A light car obviously accelerates better for a given amount of power, or uses less fuel if you’re that way inclined. But
    it’s actually a bit more complex than that. The effects of excess weight are
    compounded by movement, because inertia – the reluctance of the car to change
    its speed and direction – then becomes the issue.

  10. A lighter car requires less braking effort, so the discs and calipers can be smaller, and the critical unsprung mass is
    reduced. Because a light car can be turned more readily, the tyres can be smaller.
    That means smaller, and lighter, wheels, and even less unsprung mass. A light
    car, having less inertia – and contrary to popular belief – can be made to
    crash better.

    And so
    it goes on. Lightness begets lightness, just as weight ushers in more weight, for the reverse of the reasons above. Supercar builders drone on about carbon tubs and aluminium, but really
    they are trying to shoehorn lightness into a fundamentally heavy way of thinking.

  11. One philosophy tends naturally towards the Houses of Parliament; the
    other towards something more like a party balloon. The T-cars are headed balloonwards, and the benefits of
    lightness go all the way back to the production line. Remember, the T weighs
    around 200kg less than a Smart. That’s the weight of a hefty motorcycle, and a massive
    proportional difference between two very small cars.

    Anyway, here we are, in a three-seater, rear-drive,
    ultra-lightweight sports car of sorts. This late-prototype-but-as-yet-untrimmed
    T25 is a bit creaky, but never mind. Here comes a bend. The steering, enriched by
    the physical immutables of weight-saving and Murray’s enthusiasm for simple
    sports cars, is razor-sharp – perhaps a bit too lively for the unsuspecting.

  12. In we go; the visual references suggest an unseemly
    falling-over of the novelty item, but my arse-based accelerometer says
    otherwise. It’s neat and even a bit chuckable, and I manage a whiff of drift on a long left-hander. I must stop doing that sort of thing, or I’ll totally ruin my reputation.

  13. What a shame that Murray has been lumbered, for the
    moment, with the two-pedal transmission from the Smart. It’s notoriously tardy.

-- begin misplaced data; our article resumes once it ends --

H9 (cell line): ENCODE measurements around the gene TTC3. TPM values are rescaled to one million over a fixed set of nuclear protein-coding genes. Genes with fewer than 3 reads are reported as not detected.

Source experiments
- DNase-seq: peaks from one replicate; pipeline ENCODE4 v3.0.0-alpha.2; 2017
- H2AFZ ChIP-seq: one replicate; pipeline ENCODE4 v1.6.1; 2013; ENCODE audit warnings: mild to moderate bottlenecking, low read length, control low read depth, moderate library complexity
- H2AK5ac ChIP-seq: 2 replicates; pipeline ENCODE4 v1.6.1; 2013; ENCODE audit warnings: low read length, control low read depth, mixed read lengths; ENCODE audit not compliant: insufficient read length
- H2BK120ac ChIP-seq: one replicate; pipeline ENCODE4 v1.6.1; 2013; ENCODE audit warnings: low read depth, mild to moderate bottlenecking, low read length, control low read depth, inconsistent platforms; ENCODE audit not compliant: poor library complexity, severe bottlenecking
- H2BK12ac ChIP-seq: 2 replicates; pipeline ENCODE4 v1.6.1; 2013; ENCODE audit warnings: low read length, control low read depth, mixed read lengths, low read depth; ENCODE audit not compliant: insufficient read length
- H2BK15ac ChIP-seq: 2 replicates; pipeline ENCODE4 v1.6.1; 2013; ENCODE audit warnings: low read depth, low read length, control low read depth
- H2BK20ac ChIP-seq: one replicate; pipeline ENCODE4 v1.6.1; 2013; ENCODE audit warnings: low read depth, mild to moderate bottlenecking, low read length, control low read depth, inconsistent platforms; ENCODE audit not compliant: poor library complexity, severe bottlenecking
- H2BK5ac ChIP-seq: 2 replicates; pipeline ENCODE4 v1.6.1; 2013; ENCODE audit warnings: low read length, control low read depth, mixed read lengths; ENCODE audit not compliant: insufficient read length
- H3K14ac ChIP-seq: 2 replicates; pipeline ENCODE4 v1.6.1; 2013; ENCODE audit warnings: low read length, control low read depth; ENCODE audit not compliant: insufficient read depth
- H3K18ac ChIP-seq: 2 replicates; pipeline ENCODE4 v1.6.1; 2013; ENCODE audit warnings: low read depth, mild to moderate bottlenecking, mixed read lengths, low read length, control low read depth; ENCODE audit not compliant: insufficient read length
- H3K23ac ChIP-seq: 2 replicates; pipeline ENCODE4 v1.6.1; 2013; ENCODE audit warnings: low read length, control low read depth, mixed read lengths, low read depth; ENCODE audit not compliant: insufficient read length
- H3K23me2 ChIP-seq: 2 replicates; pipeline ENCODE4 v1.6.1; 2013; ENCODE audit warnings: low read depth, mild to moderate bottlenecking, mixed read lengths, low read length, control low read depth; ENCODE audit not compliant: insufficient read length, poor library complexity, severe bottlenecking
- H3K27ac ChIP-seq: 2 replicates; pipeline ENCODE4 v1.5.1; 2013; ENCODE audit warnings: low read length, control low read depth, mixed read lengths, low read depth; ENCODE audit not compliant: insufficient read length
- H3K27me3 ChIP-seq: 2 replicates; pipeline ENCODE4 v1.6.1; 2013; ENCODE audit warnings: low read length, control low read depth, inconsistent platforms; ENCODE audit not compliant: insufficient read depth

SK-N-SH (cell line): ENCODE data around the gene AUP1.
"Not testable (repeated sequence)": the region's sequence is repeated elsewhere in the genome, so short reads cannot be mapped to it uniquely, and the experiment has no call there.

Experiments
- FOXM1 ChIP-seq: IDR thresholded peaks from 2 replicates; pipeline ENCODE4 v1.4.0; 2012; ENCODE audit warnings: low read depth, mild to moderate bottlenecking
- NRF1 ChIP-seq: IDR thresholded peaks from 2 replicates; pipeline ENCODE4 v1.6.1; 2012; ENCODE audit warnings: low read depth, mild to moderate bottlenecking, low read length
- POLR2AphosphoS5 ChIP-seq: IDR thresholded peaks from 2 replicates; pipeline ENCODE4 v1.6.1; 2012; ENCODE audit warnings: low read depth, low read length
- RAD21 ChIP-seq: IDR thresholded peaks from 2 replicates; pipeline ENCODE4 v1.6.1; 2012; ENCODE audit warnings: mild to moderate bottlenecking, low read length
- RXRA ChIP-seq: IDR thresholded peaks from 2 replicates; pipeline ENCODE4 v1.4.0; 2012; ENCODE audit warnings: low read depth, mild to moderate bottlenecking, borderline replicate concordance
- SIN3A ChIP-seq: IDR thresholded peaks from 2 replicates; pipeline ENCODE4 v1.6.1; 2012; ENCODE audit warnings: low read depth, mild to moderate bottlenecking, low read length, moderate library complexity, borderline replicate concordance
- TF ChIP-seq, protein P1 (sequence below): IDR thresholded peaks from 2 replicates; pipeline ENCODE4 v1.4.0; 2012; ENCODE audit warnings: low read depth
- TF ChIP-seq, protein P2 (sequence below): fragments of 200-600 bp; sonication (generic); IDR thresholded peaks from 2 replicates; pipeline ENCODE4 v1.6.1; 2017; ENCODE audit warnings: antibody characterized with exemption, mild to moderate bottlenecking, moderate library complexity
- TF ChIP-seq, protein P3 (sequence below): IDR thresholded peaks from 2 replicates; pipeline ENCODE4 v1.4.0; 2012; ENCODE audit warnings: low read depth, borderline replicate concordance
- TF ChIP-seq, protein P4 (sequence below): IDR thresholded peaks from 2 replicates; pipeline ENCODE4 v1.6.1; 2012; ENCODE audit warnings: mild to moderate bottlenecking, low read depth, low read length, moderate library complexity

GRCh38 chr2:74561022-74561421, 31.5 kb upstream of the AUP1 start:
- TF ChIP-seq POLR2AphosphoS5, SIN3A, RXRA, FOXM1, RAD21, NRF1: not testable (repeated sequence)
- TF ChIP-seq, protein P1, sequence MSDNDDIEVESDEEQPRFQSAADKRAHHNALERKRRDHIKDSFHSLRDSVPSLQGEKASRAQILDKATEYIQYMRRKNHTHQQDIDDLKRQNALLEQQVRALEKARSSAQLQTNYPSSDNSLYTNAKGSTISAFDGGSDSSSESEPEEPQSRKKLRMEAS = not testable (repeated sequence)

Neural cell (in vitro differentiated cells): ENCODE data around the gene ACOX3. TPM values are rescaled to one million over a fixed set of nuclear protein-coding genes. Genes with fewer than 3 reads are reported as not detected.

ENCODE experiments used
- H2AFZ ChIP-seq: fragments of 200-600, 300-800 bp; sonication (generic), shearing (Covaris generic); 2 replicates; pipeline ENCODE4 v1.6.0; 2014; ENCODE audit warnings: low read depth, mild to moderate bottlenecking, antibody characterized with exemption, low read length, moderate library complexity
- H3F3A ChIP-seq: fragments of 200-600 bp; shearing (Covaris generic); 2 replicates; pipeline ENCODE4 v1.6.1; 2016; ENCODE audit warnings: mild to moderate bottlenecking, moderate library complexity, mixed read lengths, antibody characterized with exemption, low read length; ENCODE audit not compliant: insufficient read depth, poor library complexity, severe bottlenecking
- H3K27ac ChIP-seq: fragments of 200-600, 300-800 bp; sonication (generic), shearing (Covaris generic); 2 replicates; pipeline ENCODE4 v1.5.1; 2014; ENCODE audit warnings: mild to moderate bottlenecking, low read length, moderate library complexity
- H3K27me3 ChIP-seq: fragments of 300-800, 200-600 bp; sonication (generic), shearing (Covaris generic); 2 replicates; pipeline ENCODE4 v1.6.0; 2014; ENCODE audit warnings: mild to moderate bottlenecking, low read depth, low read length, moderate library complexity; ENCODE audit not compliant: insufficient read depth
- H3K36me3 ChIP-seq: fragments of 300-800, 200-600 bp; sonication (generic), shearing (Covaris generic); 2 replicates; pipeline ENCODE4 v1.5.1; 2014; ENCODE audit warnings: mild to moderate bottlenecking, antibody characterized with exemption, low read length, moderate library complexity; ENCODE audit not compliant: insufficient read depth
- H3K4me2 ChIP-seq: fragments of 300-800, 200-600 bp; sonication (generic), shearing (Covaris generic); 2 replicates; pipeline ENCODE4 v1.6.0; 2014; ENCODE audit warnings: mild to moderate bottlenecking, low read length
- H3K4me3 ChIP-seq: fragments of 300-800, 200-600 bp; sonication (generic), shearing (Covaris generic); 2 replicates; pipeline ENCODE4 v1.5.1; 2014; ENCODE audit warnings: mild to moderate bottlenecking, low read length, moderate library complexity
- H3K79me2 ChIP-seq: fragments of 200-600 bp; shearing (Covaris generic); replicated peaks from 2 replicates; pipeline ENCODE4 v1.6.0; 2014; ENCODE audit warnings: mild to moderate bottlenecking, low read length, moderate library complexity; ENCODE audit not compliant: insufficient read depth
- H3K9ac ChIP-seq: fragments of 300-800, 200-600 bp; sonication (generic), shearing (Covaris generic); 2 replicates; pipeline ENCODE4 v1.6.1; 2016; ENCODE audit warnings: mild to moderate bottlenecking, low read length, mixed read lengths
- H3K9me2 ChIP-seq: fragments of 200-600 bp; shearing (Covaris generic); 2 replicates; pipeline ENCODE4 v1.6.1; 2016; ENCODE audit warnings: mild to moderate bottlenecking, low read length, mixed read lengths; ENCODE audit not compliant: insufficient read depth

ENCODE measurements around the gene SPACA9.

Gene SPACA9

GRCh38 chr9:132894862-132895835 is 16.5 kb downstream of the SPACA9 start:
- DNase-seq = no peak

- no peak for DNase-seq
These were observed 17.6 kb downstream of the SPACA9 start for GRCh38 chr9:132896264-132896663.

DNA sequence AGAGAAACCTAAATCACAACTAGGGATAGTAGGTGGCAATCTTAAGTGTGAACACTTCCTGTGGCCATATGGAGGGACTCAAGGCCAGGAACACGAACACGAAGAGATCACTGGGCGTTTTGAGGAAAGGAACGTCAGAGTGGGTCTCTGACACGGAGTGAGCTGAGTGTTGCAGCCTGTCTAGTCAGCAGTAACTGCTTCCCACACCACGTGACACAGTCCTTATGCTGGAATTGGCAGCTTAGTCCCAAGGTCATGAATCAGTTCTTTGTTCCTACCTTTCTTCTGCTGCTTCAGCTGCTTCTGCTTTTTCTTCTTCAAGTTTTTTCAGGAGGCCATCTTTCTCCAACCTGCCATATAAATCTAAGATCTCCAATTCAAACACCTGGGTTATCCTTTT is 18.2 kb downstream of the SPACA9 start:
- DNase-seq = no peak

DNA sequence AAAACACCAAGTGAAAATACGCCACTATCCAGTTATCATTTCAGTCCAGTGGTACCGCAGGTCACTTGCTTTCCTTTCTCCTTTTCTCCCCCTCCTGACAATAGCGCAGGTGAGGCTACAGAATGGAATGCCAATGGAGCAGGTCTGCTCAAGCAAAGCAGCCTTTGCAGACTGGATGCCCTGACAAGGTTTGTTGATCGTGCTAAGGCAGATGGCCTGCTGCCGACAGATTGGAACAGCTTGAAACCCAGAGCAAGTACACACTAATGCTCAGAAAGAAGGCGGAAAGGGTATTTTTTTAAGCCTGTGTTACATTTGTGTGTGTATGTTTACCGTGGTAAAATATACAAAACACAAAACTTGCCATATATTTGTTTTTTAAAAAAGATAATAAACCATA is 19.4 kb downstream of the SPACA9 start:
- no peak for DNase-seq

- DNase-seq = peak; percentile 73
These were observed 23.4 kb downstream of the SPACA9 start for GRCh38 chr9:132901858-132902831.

Still, the T is, in essence, a chassis-based car rather than a restrictive
    monocoque, so you could fit any small engine and gearbox within reason.
    Motorcycle engines suggest themselves, and I think the T25 would feel good with
    the 675cc triple from my Triumph Daytona, which also has a quick-shifter. Then
    it would fizz like an Alka-Seltzer in Irn-Bru and bang through the gears like a
    Gatling gun.

  14. But maybe it should be electric anyway. The T27 is
    more finished, and trimmed inside with cheerful seaside fabrics and light
    silver plastic. The electronic instruments are especially nice, and there’s no
    faux futuristic silliness. Murray is disappointed with the intrusive whine from the powertrain, but I quite like
    it. It reaffirms my daring in committing to the new propulsive force of The
    Electric. There’s just a knob for forwards and backwards, and instant promotion
    to the bridge of the Enterprise. Wheee! She can take it, as it turns out, Scotty.

  15. And all the time you are sitting in the middle of a
    car, which feels a bit special. People will want to ride in your T for the
    novelty of its seating arrangement, for the same reasons that they will want to
    try your inflatable furniture. The only other way of enjoying this kick is to
    buy the F1, and they’re a bit steep these days.

  16. What really makes the T amusing to drive, however, is the sense that it is almost a scooter; almost a licence to reinterpret the cloying conventions of lane
    discipline and road positioning that shackle the drivers of full-size vehicles. Out in the
    town, there are places where a T-car could make an extra lane for itself. The temptation to do this is overwhelming; to shoot down the
    middle of the road and arrive at the front of a queue at some traffic lights. Other
    drivers might even forgive you for it, because your car is funny.

  17. These are genuinely clever iddy-biddy cars that
    avoid – if only just – the trap of seeming righteous or like an apology for
    owning a car. They are the honest outpouring of an engineer and his hand-picked
    team of experts/lunatics, not the cynical masturbatory effluence of cod
    transport reformers and fashionistas.

  18. They come adorned with letters and numbers, like racing cars or fighter aircraft do, not sanctimonious monikers like the
    iQ, the Smart, the Future or the Jesus. These are just very small cars, but, in many ways, the
    most radical we have seen. Fancy one? You can have one now if you like, but
    there’s a catch… you have to buy the whole factory.